Fabrication of individual alginate-TCP scaffolds for bone tissue engineering by means of powder printing

Miguel Castilho, Jorge Rodrigues, In͉ Pires, Barbara Gouveia, Manuel Pereira, Claus Moseke, Jürgen Groll, Andrea Ewald, Elke Vorndran

Research output: Contribution to journalArticleAcademicpeer-review

48 Citations (Scopus)


The development of polymer-calcium phosphate composite scaffolds with tailored architectures and properties has great potential for bone regeneration. Herein, we aimed to improve the functional performance of brittle ceramic scaffolds by developing a promising biopolymer-ceramic network. For this purpose, two strategies, namely, direct printing of a powder composition consisting of a 60:40 mixture of α/β-tricalcium phosphate (TCP) powder and alginate powder or vacuum infiltration of printed TCP scaffolds with an alginate solution, were tracked. Results of structural characterization revealed that the scaffolds printed with 2.5 wt% alginate-modified TCP powders presented a uniformly distributed and interfusing alginate TCP network. Mechanical results indicated a significant increase in strength, energy to failure and reliability of powder-modified scaffolds with an alginate content in the educts of 2.5 wt% when compared to pure TCP, as well as to TCP scaffolds containing 5 wt% or 7.5 wt% in the educts, in both dry and wet states. Culture of human osteoblast cells on these scaffolds also demonstrated a great improvement of cell proliferation and cell viability. While in the case of powder-mixed alginate TCP scaffolds, isolated alginate gels were formed between the calcium phosphate crystals, the vacuum-infiltration strategy resulted in the covering of the surface and internal pores of the TCP scaffold with a thin alginate film. Furthermore, the prediction of the scaffolds' critical fracture conditions under more complex stress states by the applied Mohr fracture criterion confirmed the potential of the powder-modified scaffolds with 2.5 wt% alginate in the educts as structural biomaterial for bone tissue engineering.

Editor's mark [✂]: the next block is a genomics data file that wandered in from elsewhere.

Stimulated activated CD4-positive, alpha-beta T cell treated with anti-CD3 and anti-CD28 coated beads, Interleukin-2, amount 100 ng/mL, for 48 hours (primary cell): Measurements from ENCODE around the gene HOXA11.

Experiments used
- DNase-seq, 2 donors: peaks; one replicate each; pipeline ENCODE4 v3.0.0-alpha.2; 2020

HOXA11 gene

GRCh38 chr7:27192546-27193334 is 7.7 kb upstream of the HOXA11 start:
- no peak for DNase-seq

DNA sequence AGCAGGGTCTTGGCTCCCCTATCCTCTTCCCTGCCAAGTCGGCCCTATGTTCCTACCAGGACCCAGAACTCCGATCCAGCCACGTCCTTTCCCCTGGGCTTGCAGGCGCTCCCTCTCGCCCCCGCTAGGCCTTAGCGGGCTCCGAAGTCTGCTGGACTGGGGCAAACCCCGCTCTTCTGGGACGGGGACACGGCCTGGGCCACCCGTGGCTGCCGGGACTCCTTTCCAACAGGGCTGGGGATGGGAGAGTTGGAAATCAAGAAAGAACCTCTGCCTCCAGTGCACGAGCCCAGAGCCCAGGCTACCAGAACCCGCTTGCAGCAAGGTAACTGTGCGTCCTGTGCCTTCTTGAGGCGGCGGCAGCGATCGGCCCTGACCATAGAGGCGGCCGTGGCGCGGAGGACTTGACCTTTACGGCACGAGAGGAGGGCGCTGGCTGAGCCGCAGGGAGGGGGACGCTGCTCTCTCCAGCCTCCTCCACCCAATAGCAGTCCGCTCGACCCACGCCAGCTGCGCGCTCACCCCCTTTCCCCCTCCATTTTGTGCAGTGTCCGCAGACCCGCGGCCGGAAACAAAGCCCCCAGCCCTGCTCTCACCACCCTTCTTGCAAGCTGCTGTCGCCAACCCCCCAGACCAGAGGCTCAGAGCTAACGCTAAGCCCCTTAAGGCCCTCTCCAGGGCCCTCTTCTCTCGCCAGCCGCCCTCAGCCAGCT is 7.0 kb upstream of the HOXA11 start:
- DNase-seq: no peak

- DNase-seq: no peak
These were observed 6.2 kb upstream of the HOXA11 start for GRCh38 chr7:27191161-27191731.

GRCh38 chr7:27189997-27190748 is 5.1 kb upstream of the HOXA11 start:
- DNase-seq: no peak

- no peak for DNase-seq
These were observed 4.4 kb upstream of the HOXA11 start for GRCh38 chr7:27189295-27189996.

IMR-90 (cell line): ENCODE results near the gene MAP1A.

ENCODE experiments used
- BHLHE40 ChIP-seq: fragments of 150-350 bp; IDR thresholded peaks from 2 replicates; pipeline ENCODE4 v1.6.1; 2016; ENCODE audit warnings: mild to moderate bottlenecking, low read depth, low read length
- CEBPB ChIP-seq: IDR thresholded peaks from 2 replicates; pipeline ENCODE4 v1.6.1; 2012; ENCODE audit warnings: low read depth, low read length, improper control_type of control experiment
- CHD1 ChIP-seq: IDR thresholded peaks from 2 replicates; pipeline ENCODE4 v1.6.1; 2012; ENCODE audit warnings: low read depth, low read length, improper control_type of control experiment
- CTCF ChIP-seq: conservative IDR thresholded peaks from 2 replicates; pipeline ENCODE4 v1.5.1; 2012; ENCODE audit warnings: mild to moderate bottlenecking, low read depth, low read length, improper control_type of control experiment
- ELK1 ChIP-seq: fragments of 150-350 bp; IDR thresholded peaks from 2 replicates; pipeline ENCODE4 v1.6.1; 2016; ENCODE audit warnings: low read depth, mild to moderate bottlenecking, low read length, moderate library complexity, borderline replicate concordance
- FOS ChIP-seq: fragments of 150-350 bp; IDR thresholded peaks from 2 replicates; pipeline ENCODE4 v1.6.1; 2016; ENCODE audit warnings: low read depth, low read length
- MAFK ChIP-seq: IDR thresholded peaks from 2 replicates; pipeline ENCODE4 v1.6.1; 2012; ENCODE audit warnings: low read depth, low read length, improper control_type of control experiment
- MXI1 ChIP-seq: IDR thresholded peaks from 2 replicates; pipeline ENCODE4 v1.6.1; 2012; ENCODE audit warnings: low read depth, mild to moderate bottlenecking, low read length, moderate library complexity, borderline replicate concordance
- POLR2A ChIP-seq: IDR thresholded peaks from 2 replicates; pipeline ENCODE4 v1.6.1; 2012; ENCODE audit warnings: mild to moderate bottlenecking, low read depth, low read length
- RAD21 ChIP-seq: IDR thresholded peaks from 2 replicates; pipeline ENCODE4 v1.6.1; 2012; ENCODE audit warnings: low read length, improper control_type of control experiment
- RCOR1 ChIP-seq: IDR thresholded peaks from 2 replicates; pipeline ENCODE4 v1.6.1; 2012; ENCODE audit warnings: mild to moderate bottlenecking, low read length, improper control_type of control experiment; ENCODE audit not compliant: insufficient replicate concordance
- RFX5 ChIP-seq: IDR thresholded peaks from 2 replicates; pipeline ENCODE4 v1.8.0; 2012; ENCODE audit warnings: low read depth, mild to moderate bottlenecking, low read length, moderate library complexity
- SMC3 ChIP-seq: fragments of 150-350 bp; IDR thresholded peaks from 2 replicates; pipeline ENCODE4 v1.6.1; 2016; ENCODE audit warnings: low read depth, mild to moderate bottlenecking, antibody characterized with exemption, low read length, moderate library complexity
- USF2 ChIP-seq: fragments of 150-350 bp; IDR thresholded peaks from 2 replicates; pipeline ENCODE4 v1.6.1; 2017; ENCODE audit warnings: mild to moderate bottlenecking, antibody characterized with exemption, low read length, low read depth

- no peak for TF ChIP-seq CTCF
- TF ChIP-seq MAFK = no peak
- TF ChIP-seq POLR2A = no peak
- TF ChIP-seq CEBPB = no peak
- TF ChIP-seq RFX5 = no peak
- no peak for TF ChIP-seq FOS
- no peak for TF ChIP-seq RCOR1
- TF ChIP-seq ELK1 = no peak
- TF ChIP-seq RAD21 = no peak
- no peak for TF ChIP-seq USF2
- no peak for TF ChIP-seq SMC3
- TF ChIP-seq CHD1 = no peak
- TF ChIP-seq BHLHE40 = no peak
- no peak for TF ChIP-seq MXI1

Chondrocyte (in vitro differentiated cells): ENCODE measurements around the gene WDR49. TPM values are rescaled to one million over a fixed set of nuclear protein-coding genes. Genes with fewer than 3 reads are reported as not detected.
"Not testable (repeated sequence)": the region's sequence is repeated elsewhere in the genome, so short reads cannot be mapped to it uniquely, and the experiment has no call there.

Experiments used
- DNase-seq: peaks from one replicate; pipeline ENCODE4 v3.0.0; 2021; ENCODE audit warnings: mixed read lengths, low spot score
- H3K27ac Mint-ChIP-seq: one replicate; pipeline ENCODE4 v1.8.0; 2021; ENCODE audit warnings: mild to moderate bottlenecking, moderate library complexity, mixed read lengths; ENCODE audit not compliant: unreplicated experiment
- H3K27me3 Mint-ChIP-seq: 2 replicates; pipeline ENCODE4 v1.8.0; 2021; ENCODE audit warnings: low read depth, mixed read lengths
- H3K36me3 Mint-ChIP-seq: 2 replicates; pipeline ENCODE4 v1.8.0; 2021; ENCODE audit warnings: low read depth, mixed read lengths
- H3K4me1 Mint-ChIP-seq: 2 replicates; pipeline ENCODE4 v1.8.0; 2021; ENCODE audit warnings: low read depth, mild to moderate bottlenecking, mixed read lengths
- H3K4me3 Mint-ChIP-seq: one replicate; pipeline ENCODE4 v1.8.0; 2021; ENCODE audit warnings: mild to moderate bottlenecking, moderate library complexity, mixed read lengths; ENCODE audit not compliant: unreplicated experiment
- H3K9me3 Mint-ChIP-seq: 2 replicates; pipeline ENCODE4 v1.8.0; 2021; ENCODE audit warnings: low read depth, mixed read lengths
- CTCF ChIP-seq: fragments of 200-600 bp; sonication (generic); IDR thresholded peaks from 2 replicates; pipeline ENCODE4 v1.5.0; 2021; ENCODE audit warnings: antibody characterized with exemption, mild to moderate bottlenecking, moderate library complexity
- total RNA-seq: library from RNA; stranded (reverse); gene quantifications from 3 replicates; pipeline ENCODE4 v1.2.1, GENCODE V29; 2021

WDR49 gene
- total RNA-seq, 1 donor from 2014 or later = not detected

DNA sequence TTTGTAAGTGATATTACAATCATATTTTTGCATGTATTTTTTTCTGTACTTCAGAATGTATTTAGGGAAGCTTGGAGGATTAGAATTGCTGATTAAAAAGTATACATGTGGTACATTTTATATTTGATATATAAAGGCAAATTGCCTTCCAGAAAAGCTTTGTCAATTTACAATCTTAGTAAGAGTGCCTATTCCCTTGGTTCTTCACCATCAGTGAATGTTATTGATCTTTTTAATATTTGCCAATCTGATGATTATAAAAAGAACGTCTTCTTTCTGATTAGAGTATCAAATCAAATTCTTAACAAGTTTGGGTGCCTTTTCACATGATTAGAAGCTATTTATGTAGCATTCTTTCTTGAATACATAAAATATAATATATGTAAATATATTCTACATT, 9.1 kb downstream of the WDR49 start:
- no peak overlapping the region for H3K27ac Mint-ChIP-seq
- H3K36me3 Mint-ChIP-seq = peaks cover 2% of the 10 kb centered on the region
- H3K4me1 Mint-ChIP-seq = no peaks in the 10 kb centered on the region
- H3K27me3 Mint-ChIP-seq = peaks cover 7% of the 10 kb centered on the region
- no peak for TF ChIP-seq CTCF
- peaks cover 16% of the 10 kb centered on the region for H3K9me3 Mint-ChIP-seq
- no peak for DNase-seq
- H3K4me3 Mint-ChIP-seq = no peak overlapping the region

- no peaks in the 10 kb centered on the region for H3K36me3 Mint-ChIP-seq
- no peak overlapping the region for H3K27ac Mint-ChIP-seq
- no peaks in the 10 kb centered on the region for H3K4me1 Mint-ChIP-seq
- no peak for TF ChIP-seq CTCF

Original languageEnglish
Article number015004
Issue number1
Publication statusPublished - 1 Mar 2015


  • 3D printing
  • bioactivity
  • biocomposite
  • bone tissue engineering
  • ceramics
  • mechanical properties


Dive into the research topics of 'Fabrication of individual alginate-TCP scaffolds for bone tissue engineering by means of powder printing'. Together they form a unique fingerprint.

Cite this